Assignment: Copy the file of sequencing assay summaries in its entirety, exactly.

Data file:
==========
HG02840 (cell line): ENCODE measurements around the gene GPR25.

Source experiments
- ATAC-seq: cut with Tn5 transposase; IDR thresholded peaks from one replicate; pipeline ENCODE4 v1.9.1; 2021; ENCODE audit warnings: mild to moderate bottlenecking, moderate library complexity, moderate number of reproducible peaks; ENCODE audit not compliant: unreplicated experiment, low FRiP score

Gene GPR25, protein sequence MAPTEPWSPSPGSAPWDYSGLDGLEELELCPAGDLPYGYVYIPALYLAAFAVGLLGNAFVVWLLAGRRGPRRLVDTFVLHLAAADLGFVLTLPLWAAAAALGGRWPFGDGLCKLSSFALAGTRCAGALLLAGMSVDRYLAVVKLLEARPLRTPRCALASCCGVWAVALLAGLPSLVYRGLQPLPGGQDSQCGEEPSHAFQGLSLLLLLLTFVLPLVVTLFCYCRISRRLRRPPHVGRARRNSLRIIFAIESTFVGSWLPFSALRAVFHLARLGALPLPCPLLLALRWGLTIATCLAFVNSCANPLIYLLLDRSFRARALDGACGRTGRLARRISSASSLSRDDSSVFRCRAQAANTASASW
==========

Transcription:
HG02840 (cell line): ENCODE measurements around the gene GPR25.

Source experiments
- ATAC-seq: cut with Tn5 transposase; IDR thresholded peaks from one replicate; pipeline ENCODE4 v1.9.1; 2021; ENCODE audit warnings: mild to moderate bottlenecking, moderate library complexity, moderate number of reproducible peaks; ENCODE audit not compliant: unreplicated experiment, low FRiP score

Gene GPR25, protein sequence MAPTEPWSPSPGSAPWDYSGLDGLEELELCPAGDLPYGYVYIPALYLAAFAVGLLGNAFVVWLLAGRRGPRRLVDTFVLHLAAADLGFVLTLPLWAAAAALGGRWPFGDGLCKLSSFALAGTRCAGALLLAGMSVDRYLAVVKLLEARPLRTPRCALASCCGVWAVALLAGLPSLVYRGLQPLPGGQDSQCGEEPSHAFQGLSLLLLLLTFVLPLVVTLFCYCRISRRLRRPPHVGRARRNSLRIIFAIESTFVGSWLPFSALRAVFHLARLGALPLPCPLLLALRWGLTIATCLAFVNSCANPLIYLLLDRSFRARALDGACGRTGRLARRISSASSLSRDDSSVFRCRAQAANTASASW